EMANUEL M. RAPPAPORT, M.D., F.A.C.P.
This content is PDF only. Please click on the PDF icon to access.
There are few problems confronting the internist more vexing yet intriguing than that of recurrent bleeding from the upper gastrointestinal tract where repeated diagnostic studies fail to disclose the source of hemorrhage. In some cases a definitive lesion is not found despite repeated exploratory operations, and occasionally the mystery remains unsolved even at post mortem.
Most frustrating and bewildering to the clinician, however, are the cases in which lesions presumed to be the cause of hemorrhage are detected by roentgenogram or gastroscopy, yet at operation the surgeon reports that "after palpation and a detailed inspection of the stomach and small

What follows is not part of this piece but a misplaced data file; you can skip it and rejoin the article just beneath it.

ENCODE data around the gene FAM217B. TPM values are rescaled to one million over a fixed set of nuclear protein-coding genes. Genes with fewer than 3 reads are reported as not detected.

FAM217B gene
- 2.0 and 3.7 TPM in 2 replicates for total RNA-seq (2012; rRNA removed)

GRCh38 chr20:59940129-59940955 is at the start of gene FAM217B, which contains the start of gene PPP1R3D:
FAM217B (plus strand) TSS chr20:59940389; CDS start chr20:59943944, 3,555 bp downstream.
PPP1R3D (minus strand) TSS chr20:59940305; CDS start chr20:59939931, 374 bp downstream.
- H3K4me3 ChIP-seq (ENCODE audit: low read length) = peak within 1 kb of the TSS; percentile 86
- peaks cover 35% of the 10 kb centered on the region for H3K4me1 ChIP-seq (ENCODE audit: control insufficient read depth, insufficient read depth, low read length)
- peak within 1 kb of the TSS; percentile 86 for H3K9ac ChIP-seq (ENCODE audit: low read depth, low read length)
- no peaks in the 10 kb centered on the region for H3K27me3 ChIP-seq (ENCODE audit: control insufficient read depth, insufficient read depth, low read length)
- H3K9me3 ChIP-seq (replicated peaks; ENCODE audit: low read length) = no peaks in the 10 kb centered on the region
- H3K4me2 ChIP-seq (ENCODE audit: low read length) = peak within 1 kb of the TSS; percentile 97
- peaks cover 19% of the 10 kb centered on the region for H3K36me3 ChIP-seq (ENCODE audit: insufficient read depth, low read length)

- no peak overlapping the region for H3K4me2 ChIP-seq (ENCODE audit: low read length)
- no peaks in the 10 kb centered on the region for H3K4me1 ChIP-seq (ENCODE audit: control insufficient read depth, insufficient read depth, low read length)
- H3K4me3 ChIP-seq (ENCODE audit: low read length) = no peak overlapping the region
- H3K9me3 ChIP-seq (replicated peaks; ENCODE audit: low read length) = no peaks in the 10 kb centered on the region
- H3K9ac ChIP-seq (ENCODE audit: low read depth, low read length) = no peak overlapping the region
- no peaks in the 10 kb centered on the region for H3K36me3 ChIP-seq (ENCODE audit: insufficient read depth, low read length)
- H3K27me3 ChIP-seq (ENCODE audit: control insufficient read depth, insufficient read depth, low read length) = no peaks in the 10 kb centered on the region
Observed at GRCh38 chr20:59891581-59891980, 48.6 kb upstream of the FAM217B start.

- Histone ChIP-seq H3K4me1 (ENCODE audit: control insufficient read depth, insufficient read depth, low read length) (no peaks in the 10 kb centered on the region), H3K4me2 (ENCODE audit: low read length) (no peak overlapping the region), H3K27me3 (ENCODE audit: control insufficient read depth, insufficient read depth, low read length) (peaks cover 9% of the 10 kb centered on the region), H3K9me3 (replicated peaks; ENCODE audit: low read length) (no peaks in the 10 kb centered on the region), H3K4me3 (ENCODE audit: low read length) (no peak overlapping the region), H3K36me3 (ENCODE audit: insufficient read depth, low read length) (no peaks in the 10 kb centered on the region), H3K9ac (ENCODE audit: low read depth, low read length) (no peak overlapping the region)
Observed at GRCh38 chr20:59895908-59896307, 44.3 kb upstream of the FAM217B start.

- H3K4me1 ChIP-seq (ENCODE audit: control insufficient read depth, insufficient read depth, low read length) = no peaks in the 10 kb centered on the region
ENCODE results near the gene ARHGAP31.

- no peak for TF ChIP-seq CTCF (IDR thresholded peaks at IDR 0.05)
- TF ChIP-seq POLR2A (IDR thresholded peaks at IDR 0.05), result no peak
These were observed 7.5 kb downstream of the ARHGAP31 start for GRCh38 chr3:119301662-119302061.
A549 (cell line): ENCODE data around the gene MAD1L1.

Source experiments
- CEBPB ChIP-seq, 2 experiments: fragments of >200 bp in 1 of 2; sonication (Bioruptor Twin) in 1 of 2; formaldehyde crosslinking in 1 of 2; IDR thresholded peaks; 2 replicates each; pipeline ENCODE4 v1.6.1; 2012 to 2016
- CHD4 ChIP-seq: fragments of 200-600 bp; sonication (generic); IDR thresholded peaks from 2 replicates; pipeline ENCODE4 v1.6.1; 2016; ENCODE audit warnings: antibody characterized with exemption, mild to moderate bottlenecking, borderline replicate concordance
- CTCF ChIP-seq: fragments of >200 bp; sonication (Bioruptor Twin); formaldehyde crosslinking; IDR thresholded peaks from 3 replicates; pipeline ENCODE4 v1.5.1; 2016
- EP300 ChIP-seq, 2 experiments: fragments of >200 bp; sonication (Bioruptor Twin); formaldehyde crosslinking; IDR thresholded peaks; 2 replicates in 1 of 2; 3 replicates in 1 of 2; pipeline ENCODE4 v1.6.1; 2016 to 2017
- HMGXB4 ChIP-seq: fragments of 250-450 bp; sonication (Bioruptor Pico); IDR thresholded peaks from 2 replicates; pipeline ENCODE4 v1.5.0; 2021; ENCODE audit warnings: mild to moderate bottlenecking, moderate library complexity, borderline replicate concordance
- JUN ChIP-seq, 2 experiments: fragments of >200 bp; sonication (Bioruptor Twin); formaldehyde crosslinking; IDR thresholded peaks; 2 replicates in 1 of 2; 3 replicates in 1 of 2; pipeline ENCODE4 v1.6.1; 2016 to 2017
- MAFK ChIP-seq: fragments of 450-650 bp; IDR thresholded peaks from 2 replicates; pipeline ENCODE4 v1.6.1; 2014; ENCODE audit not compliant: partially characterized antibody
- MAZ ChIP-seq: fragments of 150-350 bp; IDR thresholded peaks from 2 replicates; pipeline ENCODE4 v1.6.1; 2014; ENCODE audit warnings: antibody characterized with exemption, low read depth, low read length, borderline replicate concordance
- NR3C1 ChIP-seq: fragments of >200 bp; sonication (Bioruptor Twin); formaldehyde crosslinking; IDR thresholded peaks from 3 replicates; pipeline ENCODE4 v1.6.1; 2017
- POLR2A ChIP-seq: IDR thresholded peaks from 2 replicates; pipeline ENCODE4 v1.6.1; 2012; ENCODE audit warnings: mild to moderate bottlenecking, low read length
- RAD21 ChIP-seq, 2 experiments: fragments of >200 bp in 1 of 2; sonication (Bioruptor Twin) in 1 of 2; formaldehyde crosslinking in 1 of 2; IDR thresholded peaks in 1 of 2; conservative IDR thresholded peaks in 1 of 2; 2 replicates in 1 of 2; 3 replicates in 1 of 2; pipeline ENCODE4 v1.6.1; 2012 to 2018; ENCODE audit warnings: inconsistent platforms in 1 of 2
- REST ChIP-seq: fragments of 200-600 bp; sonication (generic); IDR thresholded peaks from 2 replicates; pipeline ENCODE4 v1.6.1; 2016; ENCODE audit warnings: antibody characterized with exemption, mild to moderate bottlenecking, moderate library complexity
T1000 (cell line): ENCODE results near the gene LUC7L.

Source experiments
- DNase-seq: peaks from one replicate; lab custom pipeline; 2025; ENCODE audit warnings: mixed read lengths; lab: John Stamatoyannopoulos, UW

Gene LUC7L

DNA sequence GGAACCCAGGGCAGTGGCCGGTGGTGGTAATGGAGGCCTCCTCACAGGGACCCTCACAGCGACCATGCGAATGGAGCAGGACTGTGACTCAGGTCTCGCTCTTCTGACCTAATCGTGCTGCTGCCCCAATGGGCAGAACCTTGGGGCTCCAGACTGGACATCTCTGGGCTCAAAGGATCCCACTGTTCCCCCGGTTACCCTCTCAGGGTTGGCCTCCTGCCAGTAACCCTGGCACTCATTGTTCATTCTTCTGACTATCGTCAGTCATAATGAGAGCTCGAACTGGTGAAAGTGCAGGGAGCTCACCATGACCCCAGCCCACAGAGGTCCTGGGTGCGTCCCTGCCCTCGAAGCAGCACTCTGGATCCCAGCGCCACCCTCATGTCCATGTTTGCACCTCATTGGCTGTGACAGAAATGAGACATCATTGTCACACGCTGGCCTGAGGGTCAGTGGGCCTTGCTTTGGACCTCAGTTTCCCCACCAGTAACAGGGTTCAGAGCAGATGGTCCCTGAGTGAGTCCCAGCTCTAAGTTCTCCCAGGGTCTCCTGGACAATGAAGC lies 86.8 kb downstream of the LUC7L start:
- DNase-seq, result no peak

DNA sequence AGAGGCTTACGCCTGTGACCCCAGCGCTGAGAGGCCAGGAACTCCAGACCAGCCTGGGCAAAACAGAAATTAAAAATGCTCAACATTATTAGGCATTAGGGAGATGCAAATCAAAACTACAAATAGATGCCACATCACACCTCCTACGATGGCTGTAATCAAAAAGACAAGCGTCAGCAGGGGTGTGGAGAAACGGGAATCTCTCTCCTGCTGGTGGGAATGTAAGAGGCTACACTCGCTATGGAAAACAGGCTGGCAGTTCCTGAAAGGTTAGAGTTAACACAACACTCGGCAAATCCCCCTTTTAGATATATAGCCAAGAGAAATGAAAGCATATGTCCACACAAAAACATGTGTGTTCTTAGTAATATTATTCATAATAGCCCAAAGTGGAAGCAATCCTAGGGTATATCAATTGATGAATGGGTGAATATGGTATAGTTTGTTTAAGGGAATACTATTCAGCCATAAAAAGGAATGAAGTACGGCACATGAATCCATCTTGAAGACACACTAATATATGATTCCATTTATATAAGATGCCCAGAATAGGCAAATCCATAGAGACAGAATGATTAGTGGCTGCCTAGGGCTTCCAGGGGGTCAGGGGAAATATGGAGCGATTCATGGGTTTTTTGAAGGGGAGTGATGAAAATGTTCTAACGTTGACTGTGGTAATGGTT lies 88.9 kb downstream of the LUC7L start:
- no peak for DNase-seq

RAPPAPORT EM. GASTRODUODENAL HEMORRHAGE: DIFFICULTIES IN RECOGNITION OF LESIONS AT OPERATION BY PALPATION AND INSPECTION1. Ann Intern Med. 1953;39:747–756. doi: 10.7326/0003-4819-39-4-747
Download citation file:
Published: Ann Intern Med. 1953;39(4):747-756.
Results provided by:
Copyright © 2019 American College of Physicians. All Rights Reserved.
Print ISSN: 0003-4819 | Online ISSN: 1539-3704
Conditions of Use